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Utah filmmaker explores paths to spirituality

Film » Utahn explores the many ways humans experience spirituality.



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Surprised by a moment • Larsen’s student May Bartlett had never been religious, attending a Christian church only on a couple of Christmases.

At a glance

See the film

What » “Spirituality for the Uninsured” screening.

When » Friday, Feb. 21, 7:30 p.m.

Where » University of Utah Fine Arts Museum

Cost » The screening is free, though a $10 donation is suggested

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Then she participated in an exercise in which she practiced being "blind" for a week and had an otherworldly experience in Salt Lake City’s Cathedral of the Madeleine that seemed to confirm the existence of a realm outside of this one.

"In that moment, I felt more connected with humanity than I ever had," she says. "Visually, I saw this vast plane of nothing with just this focused energy going up out into God-knows-where. It was nuts, unlike anything I’ve ever experienced before."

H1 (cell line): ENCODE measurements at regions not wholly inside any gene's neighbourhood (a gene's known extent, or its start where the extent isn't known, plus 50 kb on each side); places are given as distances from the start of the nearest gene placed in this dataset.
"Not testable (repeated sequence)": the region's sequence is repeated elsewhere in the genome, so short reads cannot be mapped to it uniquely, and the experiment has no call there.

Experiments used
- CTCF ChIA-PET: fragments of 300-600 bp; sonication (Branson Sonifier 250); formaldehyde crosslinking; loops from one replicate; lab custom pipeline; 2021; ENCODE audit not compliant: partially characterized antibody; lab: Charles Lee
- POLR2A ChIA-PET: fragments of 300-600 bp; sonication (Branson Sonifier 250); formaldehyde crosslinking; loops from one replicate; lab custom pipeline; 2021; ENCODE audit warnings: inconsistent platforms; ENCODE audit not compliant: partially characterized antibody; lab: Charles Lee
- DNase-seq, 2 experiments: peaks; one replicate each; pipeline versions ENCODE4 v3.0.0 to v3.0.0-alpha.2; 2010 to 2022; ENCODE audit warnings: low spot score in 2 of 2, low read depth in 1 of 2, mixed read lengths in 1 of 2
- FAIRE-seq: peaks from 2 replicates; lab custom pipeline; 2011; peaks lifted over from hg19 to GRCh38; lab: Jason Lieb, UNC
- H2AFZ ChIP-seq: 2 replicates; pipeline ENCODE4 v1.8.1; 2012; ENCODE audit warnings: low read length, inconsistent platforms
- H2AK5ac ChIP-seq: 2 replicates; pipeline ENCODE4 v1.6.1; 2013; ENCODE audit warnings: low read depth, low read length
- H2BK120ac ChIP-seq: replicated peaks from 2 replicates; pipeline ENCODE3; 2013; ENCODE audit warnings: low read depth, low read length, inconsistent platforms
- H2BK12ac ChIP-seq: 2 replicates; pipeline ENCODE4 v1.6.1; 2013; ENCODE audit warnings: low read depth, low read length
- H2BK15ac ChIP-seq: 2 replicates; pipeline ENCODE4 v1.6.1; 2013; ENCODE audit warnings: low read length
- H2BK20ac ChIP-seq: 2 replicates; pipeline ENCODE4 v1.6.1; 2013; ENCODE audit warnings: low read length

Biblical scholar Marcus Borg mentions that years ago he had a "series of mystical experiences that couldn’t be integrated into the lens that was then operating in my mind."

Borg had to generate a new lens.

He and others in the film have few words that can capture what they saw and felt, because, Larsen argues, human language falls short.

Direct encounters like these — whether viewed as God or truth or energy — leave participants with an "overwhelming impression that our rational vision of the world is incomplete," the narrator says. "Existence feels like a miracle."

Spiritual and religious practices are meant to "incrementally bring a person to the same place," Larsen concludes."For thousands of years and through numerous generations, practitioners have moved inward to find what is revealed deep inside the heart of being."

The best way to find out which ones are suited to you, he says, "is to try them and see what enriches a life or enlarges a soul."


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For Larsen, the film’s title, "Spirituality for the Uninsured," implies looking for transcendent solace in an uncertain world.

When he told it to his brother-in-law, a Mormon stake president, the relative laughed for two minutes, then settled down and commented, "We are all uninsured."

pstack@sltrib.com

Twitter: @religiongal



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